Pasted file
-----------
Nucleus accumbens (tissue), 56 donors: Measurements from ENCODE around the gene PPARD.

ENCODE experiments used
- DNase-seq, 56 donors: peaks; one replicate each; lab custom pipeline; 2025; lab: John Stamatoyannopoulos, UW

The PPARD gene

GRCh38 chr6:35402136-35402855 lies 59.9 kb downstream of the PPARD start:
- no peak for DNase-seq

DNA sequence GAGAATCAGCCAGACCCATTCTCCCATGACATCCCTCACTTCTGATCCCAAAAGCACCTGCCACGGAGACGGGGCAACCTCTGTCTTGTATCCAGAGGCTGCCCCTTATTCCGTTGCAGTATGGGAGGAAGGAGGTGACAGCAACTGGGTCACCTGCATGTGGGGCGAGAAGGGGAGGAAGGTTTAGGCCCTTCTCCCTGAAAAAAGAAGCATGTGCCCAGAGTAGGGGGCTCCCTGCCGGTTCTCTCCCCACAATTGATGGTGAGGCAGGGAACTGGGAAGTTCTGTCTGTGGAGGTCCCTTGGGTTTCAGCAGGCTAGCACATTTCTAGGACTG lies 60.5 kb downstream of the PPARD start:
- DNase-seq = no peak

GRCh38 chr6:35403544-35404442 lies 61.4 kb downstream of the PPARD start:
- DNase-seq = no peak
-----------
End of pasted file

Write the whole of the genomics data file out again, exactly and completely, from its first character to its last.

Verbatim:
Nucleus accumbens (tissue), 56 donors: Measurements from ENCODE around the gene PPARD.

ENCODE experiments used
- DNase-seq, 56 donors: peaks; one replicate each; lab custom pipeline; 2025; lab: John Stamatoyannopoulos, UW

The PPARD gene

GRCh38 chr6:35402136-35402855 lies 59.9 kb downstream of the PPARD start:
- no peak for DNase-seq

DNA sequence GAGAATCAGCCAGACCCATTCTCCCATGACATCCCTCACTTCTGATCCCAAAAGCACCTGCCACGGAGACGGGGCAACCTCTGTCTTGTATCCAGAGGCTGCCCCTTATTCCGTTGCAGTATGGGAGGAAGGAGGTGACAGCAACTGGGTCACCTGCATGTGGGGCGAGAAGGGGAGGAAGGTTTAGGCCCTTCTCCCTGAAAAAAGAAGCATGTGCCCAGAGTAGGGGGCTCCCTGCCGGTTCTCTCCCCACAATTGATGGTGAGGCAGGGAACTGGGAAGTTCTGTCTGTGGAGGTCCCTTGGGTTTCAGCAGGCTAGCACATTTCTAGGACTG lies 60.5 kb downstream of the PPARD start:
- DNase-seq = no peak

GRCh38 chr6:35403544-35404442 lies 61.4 kb downstream of the PPARD start:
- DNase-seq = no peak